Tony Akins (전태풍) was taken first overall in the 2009 KBL “Ethnic” draft by the Jeonju KCC Egis.
Tony arguably had the biggest name recognition going into the draft. He played collegiate basketball at Georgia Tech University (1998-2002) and followed a heralded list of point guards that had played at the ACC school. After graduating from college, he played professionally in various European leagues from 2002-2009.
Tony finished the 2009-10 season with the following stats (courtesy of Asia-Basket.com):
Our interview took place in August 2010.
Please note that HalfKorean.com comments/questions are in BOLD.
What made you decide to pursue playing professionally in Korea?
During my first couple of years in Europe I would over hear my teammates talking about experiences from their national team. It started to make me think about how I didn’t appreciate when I played for the USA Junior National team. Then I started to think deeper about what it meant to represent your country in a global competition.
How would you describe your overall experience in the KBL?
The words that would best describe it would be slow progression. It started very rocky but has shown signs of smoothing out and can become to fruition.
What do/did you think of how the KBL did the “Ethnic” draft?
Of course the first time you do something it is about trial and error. So being too critical doesn’t bring out the good like positive suggestion would. I hope from this point on they will make it a Korean draft for all Koreans, part and whole, and then a draft for non-Koreans. It should only be 2 and not 2.5 drafts.
How was acceptance by teammates, players, coaches and fans?
The fans were great off the bat. I think Korean fans are great. They welcomed us all with open arms. I think it was different with the players and coaches maybe because of having to work closely together. They had a lot of fear and I think that is why it was tough at the beginning but now there is so much respect and understanding.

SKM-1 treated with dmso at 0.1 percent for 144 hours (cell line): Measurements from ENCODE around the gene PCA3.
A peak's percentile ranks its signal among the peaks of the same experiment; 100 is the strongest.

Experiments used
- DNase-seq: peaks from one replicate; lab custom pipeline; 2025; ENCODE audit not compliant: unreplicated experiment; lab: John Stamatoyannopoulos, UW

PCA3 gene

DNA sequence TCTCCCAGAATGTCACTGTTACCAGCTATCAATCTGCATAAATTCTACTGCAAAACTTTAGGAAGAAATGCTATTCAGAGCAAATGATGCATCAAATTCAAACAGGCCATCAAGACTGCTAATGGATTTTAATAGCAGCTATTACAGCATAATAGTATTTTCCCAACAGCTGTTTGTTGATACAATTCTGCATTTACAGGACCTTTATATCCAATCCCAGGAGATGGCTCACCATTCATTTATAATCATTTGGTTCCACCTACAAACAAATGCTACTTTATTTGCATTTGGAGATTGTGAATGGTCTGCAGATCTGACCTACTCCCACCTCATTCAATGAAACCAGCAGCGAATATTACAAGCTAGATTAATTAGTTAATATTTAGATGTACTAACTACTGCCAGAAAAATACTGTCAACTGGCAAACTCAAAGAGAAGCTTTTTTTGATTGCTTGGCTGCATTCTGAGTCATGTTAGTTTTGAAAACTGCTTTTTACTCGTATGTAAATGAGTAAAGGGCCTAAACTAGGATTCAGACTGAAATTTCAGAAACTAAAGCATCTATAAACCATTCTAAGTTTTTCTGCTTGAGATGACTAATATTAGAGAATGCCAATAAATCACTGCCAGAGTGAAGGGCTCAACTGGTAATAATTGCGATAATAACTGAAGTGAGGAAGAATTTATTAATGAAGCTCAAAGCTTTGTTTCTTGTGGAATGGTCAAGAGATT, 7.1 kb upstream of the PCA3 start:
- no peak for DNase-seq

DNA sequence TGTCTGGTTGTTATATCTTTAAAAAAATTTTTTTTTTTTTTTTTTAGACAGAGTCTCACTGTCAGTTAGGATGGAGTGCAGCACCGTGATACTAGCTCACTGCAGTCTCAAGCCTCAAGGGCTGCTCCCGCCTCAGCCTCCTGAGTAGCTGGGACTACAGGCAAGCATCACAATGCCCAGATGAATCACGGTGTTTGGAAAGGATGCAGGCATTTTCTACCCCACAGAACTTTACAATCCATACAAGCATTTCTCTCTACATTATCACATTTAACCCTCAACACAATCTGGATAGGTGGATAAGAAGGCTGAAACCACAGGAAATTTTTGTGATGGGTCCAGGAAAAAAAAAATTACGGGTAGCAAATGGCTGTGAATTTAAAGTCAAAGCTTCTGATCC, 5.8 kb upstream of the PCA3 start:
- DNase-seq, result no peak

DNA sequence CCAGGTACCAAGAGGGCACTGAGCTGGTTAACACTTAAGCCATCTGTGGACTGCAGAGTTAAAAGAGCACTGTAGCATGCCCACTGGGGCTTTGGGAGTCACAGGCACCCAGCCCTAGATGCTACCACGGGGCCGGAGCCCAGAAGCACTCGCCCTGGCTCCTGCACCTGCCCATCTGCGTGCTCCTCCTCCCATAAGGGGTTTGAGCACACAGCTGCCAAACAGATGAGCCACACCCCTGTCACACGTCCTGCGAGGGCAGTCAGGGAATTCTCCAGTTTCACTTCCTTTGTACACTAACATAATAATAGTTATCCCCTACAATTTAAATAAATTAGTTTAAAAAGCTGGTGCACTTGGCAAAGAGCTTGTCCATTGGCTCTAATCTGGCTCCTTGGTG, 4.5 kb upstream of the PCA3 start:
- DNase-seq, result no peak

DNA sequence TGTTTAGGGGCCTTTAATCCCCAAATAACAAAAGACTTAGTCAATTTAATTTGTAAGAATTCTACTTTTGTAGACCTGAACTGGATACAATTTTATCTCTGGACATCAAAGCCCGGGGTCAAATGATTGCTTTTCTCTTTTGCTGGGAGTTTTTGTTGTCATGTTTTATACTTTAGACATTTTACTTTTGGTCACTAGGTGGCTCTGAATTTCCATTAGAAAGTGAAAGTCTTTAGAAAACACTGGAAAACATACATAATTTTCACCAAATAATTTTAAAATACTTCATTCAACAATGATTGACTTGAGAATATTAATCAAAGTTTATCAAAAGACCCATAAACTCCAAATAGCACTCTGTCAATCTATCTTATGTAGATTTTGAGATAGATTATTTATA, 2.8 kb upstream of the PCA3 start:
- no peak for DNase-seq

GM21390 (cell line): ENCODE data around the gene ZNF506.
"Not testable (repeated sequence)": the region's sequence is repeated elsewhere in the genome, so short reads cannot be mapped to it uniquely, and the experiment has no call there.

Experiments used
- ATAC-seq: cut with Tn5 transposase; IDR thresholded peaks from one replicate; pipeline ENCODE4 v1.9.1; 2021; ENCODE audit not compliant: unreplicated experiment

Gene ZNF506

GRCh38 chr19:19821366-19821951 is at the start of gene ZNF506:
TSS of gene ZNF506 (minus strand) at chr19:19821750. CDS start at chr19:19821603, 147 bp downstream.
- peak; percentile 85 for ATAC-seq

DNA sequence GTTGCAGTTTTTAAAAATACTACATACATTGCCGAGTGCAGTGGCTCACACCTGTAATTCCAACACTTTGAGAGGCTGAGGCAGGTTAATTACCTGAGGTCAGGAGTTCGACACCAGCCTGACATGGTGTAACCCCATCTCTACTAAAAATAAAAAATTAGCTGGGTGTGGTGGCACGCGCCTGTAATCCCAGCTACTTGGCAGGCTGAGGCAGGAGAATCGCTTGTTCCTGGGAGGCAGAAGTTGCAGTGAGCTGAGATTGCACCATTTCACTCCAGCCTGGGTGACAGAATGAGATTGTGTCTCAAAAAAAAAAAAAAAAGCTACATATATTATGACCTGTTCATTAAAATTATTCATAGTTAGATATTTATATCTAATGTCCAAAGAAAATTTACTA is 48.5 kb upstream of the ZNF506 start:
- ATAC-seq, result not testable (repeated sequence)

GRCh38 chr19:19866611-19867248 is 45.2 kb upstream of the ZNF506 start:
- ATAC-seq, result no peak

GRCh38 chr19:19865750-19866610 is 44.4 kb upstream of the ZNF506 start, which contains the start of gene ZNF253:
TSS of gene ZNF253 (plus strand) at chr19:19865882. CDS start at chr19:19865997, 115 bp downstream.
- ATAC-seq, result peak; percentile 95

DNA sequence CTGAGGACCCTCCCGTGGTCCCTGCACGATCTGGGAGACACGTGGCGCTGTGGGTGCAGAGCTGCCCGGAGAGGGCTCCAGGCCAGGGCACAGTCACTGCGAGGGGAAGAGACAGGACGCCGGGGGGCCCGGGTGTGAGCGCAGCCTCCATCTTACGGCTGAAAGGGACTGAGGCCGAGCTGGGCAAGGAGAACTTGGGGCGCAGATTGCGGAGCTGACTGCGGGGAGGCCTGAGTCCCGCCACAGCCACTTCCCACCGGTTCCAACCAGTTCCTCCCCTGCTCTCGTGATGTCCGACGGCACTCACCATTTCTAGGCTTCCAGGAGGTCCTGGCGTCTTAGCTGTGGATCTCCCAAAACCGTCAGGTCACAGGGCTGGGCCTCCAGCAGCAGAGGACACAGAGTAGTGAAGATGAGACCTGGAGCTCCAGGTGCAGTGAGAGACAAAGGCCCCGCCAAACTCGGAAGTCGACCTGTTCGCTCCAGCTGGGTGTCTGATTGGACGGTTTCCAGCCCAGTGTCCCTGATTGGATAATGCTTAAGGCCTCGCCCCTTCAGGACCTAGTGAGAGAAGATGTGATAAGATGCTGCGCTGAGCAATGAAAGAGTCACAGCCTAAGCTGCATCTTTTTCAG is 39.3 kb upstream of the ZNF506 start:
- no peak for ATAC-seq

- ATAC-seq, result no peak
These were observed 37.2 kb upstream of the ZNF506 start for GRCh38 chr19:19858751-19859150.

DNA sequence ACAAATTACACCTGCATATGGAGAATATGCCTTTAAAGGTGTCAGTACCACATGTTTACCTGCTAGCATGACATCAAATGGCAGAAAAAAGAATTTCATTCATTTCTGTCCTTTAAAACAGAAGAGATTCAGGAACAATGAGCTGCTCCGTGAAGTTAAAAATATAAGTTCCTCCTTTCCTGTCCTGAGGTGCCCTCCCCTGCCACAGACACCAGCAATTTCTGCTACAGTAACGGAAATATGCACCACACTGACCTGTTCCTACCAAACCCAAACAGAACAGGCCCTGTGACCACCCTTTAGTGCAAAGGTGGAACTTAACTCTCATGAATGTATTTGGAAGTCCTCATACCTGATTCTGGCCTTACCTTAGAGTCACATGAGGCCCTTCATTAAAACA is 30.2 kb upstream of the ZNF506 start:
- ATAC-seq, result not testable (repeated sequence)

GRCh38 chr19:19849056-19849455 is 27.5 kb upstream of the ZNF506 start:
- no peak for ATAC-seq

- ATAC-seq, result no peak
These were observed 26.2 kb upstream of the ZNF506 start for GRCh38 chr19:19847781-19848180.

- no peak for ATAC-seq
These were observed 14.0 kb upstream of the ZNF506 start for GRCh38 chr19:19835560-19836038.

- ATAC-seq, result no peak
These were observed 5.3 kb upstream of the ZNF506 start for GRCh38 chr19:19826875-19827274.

How would you compare playing in the KBL to other pro leagues?
The shooting is amongst the top of other leagues in the world. Koreans can shoot their butts off. We seem to be lacking in the individual aspect of the game. We aren’t very good at breaking a man down one on one or being able to create room to get oneself a shot off.
Did you have the opportunity to talk/meet with the first mixed Korean KBL player and current KBL Technical Commissioner Kim Dong Kwang? If so, did he have anything to share?
I got a chance to talk to him but not about the real issues going on here with being half Korean. I hope in time when we get to better know each other we can have a serious talk about that.
Between the five picks and two existing players (Daniel Sandrin & Julian Fernandez), did you guys get a chance to bond at all while in Korea even though you were in different cities?
Of course, whenever you feel like you are the minority amongst a group people tend to bond together. I would say we are all better friends than what we would have been if we never had to share this experience.
What are your goals in the KBL and how long do you plan to play in the league? Would you pursue Korean citizenship to be able to play for the national team as others have?
– This specific question was discussed in our August 2010 interview with Tony. For this and more about Tony’s experience in Korea and the KBL check out that interview.
Interview by: David Lee Sanders